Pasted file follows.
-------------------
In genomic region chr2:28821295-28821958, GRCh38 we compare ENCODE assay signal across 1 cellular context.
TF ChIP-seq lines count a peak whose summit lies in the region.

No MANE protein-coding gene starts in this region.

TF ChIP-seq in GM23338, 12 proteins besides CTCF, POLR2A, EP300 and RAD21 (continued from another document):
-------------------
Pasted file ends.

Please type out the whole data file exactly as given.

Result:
In genomic region chr2:28821295-28821958, GRCh38 we compare ENCODE assay signal across 1 cellular context.
TF ChIP-seq lines count a peak whose summit lies in the region.

No MANE protein-coding gene starts in this region.

TF ChIP-seq in GM23338, 12 proteins besides CTCF, POLR2A, EP300 and RAD21 (continued from another document):